Episode #35: Want to Be a More Creative Writer? Get Curious!
Curiosity can distract us from our work and disrupt our productivity. Curiosity can tempt us to waste time watching Buzzfeed and Upworthy videos, discover our friends’ latest Facebook updates, tag trends on Twitter, and obsessively check weather reports.
But curiosity is a powerful force—an energizing force—that can fuel our creativity if we lasso its power and funnel it in the right direction. Curiosity can lead us new ways of looking at the world, new people who can guide and inspire us. Curiosity can lead us to new books, new blogs, new podcasts, new poems, new ideas. Curiosity sends us in search of answers to questions, and solutions to problems. Curiosity is key to creativity.
This month, I hosted the Play Project, where I encouraged people to engage in playful activities, to add fun to their days. Though I haven’t really linked the two ideas during the PlayProject, play and curiosity are complementary concepts. Curiosity leads us to trying new things, exploring new places, meeting new people, creating something artistic—all playful activities.
See how all three of those go together: play, creativity, and curiosity? Writers who integrate these three things into their lives fill their minds with fresh ideas and images and fuel their creative energy. Whether you write fiction or non-fiction, long-form or short, poetry or blog posts, you can lasso curiosity to be a powerful force in your writing life.
Todd Kashdan, author of Curious?, writes, “While intelligence is quite resistant to change, curiosity can be cultivated, and it is available to anyone who desires a fulfilling life” (37).
And Mihaly Csikszentmihalyi, author of Flow, explains:
Each of us is born with two contradictory sets of instructions: a conservative tendency, made up of instincts for self-preservation…and saving energy, and an expansive tendency made up of instincts for exploring, for enjoying novelty and risk. We need both. But whereas the first tendency requires little encouragement, the second can wilt if it is not cultivated. If too few opportunities for curiosity are available, if too many obstacles are placed in the way of risk and exploration, the motivation to engage in creative behavior is easily extinguished. Sustaining high levels of curiosity is the starting point of creativity…the first step toward a more creative life is the cultivation of curiosity and interest, that is, the allocation of attention to things for their own sake.
We need to cultivate this daily. A playful mindset can shake us out of our predictability and increase curiosity in our everyday lives.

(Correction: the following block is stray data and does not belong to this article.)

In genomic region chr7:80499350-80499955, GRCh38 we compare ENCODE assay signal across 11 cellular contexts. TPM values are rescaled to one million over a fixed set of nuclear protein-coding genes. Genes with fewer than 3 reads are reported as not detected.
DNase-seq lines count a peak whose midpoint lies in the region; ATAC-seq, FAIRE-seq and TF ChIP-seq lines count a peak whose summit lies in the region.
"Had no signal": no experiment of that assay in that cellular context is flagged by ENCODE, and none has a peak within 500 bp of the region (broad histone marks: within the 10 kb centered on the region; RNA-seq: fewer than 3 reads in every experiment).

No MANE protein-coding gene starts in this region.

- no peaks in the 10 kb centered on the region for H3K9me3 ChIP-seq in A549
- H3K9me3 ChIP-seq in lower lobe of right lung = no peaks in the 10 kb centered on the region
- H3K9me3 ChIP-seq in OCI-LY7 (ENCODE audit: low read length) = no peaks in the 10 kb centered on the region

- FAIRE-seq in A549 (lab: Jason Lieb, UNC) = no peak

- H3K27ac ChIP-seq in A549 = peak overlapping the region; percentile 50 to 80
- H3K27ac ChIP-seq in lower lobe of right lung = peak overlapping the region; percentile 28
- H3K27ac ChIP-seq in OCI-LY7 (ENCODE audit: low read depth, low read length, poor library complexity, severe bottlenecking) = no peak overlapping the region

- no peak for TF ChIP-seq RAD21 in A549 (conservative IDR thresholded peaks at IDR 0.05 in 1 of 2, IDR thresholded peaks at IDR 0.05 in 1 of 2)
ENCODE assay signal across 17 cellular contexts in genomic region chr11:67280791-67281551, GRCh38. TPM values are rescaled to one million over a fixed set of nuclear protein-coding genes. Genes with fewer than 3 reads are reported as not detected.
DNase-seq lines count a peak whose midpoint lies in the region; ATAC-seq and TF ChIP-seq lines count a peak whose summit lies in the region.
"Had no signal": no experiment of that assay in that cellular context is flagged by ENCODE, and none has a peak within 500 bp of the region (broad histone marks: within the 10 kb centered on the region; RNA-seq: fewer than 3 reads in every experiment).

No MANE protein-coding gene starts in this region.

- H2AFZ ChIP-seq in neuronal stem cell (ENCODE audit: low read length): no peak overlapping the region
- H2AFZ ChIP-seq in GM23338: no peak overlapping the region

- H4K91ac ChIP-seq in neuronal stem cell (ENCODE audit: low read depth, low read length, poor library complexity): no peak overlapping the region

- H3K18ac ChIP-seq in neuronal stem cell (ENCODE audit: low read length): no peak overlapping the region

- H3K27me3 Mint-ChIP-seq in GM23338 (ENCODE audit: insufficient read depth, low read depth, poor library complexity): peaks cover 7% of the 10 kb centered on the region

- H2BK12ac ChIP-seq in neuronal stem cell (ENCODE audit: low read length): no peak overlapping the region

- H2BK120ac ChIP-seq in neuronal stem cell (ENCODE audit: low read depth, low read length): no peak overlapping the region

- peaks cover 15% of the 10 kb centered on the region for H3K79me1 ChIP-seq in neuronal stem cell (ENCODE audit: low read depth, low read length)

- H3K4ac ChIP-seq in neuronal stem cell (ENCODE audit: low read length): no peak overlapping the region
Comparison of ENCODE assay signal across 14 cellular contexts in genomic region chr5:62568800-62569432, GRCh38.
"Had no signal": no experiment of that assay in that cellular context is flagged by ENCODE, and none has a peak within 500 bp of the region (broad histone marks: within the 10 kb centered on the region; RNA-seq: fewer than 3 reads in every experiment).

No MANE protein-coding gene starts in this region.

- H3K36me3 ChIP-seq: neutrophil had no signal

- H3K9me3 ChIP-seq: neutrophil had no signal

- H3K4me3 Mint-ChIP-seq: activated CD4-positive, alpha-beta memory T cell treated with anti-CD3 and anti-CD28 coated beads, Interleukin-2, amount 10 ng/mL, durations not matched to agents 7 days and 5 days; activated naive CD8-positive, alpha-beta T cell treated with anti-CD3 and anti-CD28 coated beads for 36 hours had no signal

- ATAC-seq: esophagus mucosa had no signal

Mihaly says, “When there’s nothing specific to do, our thoughts soon return to the most predictable state, which is randomness or confusion. We pay attention and concentrate when we must … But when there is no external force demanding that we concentrate, we lose focus. Our mind falls to the lowest energetic state, where the least amount of effort is required.”
Learning to be more curious helps us focus on our work and our ideas with fresh perspective and increased creativity.
Well, I hope you’re convinced that curiosity is worth developing and practicing.
But how do we get there?
Mihaly has some suggestions. To get more curious:
- try to be surprised by something every day
- try to surprise at least one person everyday
- write down each day what surprised you and how you surprised others
- when something strikes a spark of interest, follow it.
That right there is key to fueling our creativity when we’re working on our writing projects. When something strikes a spark of interest, follow it. It lead you to a new project, it can lead you to a new solution to something you’re stumped with, it can energize you when you’re feeling kind of…in a slump.
Let me leave you with this quote I found at Brain Pickings. It’s from Susan Sontag:
Do stuff. Be clenched, curious. Not waiting for inspiration’s shove or society’s kiss on your forehead. Pay attention. It’s all about paying attention. Attention is vitality. It connects you with others. It makes you eager. Stay eager.
If you want to be a more creative writer, pay attention, stay eager, and get curious.
Listen for the full podcast.
- Charity Singleton Craig
- On Being a Writer: 12 Simple Habits to a Writing Life That Lasts
- Tweetspeak Poetry
- Curiosity Journals
- “Creativity: Flow and the psychology of discovery and invention” by Mihaly Csikszentmihalyi
- Flow: The Psychology of Optimal Experience, by Mihaly Csikszentmihalyi
- Curious?: Discover the Missing Ingredient to a Fulfilling Life, by Todd Kashdan
- Brain Pickings article with Susan Sontag quote
- The Play Project (see below for more about the #PlayProject)
- All the Ann Kroeker, Writing Coach podcasts since day one
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Sure, you can poke around the Internet for writing prompts and creative writing exercises.
Or you could have one delivered to your inbox every week for a full year (for about the same price as one specialty coffee).